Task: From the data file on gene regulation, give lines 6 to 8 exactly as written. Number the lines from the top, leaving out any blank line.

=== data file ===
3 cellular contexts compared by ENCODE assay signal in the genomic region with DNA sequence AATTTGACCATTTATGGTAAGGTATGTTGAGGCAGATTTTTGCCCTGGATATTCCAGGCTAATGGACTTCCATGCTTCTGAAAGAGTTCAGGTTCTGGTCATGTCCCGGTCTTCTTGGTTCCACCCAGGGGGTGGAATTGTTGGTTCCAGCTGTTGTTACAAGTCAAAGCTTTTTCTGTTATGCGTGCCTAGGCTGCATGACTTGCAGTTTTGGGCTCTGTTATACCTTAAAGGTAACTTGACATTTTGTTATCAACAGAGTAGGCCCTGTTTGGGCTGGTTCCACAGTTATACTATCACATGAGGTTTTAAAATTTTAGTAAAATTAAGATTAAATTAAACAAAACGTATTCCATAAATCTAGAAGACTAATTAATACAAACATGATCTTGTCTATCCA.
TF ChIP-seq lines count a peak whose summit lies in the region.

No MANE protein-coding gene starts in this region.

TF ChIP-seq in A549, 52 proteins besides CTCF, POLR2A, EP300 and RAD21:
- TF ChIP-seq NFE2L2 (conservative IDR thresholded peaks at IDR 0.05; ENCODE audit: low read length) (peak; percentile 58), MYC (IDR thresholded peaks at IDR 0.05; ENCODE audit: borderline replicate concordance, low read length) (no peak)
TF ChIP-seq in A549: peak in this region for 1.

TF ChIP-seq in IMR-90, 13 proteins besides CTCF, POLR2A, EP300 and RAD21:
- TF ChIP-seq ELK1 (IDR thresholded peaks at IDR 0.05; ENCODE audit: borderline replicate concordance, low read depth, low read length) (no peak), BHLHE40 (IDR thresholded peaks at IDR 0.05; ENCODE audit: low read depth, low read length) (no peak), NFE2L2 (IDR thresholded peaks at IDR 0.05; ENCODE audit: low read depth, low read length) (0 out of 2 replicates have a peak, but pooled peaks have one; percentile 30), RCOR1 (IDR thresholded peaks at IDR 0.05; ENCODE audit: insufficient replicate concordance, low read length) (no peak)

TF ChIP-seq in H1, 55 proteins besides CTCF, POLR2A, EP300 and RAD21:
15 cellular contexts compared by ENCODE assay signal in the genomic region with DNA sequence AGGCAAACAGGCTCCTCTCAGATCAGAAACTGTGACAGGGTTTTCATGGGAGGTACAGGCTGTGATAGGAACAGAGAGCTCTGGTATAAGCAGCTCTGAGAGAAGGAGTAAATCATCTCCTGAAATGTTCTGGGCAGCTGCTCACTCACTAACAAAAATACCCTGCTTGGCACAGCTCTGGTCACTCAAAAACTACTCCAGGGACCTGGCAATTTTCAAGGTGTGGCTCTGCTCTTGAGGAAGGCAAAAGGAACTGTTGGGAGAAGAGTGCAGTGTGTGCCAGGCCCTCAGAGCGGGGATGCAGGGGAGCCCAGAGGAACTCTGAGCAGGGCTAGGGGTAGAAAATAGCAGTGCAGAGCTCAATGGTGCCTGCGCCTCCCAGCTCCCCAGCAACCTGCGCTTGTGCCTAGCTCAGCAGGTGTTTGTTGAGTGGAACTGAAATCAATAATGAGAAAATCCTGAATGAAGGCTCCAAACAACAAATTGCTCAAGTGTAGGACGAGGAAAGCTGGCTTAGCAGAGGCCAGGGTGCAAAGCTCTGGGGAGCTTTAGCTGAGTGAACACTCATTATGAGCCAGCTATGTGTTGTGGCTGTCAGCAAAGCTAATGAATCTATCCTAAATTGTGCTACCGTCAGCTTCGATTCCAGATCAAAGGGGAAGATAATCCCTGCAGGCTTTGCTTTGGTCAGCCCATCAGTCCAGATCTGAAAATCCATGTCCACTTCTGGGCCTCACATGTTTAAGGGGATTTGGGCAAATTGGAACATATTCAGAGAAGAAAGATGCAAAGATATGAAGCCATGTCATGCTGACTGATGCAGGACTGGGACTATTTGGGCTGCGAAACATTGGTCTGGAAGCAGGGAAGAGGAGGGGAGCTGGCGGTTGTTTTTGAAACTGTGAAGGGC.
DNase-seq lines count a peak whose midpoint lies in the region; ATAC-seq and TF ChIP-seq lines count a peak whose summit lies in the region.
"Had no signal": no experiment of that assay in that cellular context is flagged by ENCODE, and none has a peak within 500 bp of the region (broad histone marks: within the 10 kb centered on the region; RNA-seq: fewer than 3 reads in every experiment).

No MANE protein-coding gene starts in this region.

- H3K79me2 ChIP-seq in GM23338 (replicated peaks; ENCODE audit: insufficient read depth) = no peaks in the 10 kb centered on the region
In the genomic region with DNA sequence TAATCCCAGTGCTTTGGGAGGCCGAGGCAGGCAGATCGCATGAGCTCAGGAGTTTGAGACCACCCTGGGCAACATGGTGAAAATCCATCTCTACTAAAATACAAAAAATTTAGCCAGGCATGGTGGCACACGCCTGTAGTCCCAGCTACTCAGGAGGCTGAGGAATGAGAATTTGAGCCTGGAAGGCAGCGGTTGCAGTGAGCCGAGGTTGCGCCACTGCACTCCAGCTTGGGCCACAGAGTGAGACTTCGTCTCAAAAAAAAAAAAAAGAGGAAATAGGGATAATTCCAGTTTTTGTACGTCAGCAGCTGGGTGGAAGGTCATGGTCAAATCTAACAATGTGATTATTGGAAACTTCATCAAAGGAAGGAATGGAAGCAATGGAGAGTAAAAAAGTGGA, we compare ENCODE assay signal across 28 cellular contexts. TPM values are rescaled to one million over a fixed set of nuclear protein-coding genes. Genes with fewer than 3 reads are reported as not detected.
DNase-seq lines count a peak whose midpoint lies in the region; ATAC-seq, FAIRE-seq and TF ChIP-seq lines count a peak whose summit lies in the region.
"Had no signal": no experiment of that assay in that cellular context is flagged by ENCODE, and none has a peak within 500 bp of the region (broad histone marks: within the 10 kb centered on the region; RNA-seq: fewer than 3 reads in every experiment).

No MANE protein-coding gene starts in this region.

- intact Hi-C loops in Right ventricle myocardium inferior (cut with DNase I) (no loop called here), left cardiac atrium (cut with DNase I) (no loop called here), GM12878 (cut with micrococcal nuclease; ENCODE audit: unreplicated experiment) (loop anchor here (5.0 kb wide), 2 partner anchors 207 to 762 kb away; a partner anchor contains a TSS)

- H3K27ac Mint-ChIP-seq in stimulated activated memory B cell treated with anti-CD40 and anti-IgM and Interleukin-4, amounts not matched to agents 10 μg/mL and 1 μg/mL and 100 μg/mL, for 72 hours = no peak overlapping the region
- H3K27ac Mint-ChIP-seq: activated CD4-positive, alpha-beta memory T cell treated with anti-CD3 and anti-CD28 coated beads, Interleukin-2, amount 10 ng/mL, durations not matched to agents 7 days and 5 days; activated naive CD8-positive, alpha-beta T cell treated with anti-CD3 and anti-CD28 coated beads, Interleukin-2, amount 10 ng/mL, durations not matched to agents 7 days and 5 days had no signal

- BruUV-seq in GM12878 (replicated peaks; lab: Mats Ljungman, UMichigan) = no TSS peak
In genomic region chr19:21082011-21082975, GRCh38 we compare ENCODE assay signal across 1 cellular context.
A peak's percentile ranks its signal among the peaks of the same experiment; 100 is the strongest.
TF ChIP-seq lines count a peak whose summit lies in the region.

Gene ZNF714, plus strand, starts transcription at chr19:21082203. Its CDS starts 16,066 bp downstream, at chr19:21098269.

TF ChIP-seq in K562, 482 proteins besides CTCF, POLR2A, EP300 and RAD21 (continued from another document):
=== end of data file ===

TF ChIP-seq in A549: peak in this region for 1.

TF ChIP-seq in IMR-90, 13 proteins besides CTCF, POLR2A, EP300 and RAD21:
- TF ChIP-seq ELK1 (IDR thresholded peaks at IDR 0.05; ENCODE audit: borderline replicate concordance, low read depth, low read length) (no peak), BHLHE40 (IDR thresholded peaks at IDR 0.05; ENCODE audit: low read depth, low read length) (no peak), NFE2L2 (IDR thresholded peaks at IDR 0.05; ENCODE audit: low read depth, low read length) (0 out of 2 replicates have a peak, but pooled peaks have one; percentile 30), RCOR1 (IDR thresholded peaks at IDR 0.05; ENCODE audit: insufficient replicate concordance, low read length) (no peak)